As Priti Misra, one of the journalists surveyed in the 2004 study says, “Though women are well represented in the media their voices are largely unheard. They are supposed to report on the predicaments of society at large but when it comes to themselves, they are seldom heard.”
In the midst of so much media schizophrenia, caught between the dominant male narrative, attempts at objectivity and the imperative to pulp every story down to the lowest common denominator, when it comes to reporting news on and for women, it is the news on the most marginal of women that receives almost no mention in the mainstream. The dalit women, tribal women, those barely existing across the poverty line, the migrants- they find little or no representation and are largely left out of the framework of the ‘national’ media.
In today’s very special video by Varsha (click here to watch), the IndiaUnheard Community Correspondent in Bihar we get a glimpse of the ground reality of the so-called media revolution in the country’s heartlands seen through the point-of-view of two senior women journalists, Meera and Niveditha Jha. Working within the media in Patna for years, these women have seen and experienced what it means to be a woman in the rapidly changing Indian media landscape. To their disappointment, even with minor improvements, things are more or less unchanged. They are brave women who are involved in a continuing struggle against the tides. Like the stories they try to represent, they themselves are marginalized even unpopular voices against the mainstream. ‘The role of women in society is reflected in the media,’ say the women. But this has never stopped them from getting their point across and in the story by our intrepid correspondent they have found a medium for their words. They concede that change is definitely possible by sustained activism at an individual, grassroots and policy level. Women themselves, Meera and Niveditha imply, are the agents to bring about a change in the mindset of the Indian media and the nation.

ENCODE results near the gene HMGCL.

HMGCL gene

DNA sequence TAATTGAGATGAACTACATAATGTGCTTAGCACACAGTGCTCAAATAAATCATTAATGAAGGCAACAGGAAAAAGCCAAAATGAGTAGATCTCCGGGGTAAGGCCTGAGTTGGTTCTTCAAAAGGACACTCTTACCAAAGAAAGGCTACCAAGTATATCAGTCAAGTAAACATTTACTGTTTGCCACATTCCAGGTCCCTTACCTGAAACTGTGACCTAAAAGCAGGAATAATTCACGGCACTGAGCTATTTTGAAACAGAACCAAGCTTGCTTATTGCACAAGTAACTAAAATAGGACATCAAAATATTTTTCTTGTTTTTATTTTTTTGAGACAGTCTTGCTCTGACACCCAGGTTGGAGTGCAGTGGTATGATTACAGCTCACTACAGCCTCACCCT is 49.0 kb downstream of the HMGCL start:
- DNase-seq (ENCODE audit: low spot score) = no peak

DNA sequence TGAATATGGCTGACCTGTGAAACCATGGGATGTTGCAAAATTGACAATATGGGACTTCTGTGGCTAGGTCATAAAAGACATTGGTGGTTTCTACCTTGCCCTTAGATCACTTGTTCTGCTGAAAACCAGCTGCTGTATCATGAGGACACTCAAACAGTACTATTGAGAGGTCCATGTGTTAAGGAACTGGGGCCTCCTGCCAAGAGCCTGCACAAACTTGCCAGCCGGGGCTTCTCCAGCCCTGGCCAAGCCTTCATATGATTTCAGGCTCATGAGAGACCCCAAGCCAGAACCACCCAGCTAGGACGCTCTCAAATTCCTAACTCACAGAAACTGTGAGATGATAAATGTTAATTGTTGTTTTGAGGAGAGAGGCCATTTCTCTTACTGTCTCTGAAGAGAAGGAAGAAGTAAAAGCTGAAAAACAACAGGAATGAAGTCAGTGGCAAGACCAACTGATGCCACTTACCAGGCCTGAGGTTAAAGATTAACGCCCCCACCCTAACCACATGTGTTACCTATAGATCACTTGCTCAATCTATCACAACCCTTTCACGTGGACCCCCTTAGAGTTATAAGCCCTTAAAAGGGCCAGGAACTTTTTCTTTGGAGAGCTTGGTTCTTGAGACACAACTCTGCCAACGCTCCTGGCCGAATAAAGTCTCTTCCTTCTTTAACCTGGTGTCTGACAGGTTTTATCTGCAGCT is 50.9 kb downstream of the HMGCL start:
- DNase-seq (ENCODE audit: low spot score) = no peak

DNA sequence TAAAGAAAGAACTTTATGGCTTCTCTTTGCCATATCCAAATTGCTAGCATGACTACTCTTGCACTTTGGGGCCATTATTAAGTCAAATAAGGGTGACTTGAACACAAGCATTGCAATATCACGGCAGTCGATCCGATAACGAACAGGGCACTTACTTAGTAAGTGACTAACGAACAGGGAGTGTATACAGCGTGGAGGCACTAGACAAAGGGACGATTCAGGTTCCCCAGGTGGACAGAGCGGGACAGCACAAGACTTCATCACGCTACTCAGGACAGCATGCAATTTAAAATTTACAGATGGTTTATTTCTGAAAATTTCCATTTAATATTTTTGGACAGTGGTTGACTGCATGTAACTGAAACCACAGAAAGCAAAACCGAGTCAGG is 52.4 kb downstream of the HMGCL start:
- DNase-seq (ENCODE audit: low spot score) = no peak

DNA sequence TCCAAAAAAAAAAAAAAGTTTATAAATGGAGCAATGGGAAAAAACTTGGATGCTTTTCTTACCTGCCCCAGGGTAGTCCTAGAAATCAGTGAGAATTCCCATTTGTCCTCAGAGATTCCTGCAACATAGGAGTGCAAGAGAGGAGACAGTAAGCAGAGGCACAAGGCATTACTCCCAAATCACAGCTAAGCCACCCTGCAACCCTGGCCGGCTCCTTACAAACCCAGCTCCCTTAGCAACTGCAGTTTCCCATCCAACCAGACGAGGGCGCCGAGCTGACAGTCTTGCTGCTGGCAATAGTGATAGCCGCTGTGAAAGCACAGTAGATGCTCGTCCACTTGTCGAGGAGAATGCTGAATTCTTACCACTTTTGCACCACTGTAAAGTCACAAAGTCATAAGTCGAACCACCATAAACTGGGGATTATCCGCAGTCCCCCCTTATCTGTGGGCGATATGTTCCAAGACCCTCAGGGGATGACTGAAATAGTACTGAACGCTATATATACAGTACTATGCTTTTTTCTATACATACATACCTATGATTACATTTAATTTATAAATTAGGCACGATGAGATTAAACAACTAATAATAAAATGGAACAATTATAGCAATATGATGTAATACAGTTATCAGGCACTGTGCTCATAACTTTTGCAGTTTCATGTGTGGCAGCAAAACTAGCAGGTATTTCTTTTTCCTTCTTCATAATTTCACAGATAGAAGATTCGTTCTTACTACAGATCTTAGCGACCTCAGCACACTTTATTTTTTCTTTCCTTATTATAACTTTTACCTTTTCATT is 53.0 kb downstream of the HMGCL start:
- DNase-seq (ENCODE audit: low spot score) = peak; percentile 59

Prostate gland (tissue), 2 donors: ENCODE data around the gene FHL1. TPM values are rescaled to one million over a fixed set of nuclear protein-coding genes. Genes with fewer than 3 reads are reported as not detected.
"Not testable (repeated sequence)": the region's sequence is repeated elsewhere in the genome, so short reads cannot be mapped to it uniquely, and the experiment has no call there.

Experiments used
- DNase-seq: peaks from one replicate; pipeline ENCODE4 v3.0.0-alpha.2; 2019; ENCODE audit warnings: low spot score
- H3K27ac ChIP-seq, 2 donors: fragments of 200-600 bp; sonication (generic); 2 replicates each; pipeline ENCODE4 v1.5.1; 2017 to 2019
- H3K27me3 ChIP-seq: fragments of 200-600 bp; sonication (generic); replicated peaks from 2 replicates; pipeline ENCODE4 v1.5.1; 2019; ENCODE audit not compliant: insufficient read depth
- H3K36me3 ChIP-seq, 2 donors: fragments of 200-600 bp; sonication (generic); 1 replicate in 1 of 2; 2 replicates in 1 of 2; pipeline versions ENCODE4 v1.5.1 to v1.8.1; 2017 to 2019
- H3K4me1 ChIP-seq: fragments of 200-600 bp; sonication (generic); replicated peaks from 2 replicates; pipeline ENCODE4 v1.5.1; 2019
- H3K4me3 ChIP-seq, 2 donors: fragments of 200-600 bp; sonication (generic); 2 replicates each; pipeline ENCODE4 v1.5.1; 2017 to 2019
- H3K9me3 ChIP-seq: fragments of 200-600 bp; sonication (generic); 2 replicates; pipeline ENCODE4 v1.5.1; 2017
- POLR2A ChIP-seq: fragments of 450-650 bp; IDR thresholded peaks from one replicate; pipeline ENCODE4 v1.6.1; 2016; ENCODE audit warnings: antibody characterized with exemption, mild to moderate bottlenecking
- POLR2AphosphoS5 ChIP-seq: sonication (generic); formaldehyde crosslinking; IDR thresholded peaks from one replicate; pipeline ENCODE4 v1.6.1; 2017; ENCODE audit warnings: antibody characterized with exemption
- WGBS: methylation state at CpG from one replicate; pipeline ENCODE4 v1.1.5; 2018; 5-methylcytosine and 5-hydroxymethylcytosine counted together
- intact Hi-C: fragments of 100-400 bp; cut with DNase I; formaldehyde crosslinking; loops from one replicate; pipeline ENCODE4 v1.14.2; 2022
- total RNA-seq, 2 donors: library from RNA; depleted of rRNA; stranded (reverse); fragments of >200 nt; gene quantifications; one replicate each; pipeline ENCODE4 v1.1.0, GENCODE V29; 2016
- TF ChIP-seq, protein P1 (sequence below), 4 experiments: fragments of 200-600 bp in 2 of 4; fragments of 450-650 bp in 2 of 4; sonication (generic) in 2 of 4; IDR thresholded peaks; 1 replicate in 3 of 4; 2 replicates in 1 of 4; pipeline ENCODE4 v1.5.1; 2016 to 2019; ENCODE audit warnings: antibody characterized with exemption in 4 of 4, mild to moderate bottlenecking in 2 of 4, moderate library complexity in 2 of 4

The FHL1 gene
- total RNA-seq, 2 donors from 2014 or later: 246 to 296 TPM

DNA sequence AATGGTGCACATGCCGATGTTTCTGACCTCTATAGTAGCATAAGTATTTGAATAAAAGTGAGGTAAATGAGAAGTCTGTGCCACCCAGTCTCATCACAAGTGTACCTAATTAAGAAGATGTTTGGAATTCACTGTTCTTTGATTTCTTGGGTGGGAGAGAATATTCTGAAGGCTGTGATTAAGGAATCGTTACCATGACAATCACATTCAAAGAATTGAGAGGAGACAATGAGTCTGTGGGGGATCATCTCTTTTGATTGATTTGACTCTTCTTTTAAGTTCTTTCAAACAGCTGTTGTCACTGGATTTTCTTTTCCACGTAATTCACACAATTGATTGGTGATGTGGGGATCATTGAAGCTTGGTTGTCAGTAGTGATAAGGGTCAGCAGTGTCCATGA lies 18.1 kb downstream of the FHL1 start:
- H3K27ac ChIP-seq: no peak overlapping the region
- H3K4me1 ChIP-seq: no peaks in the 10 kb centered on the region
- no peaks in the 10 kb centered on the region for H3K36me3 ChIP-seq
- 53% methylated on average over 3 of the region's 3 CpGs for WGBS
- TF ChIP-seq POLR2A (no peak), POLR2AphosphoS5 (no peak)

Until then, we’ll be the nation that comes together in a collective carnival on the occasion of an actress’s pregnancy and wonder aloud if the rape victim was dressed appropriately. Mother India bless us all.
Rather than remaining a victim, Varsha Jawalgekar deflected the blows of domestic violence inflicted upon her by her husband and became a champion of women’s rights. Currently a leader at the Parivartan Kendra (Centre for Change), Varsha also channels her human rights activism into various organizations in Maharashta and Bihar. She uses her IndiaUnheard Community Correspondent videos as calls to action for the people of her community and officials who have the power to effect positive change.
Read more about the video and an interview with Varsha here
Watch more videos by Varsha here
Read the 2004 Report on status of women in Indian news media here
Read about the global report here
picture: MF Hussain’s Mother India from artindianow.in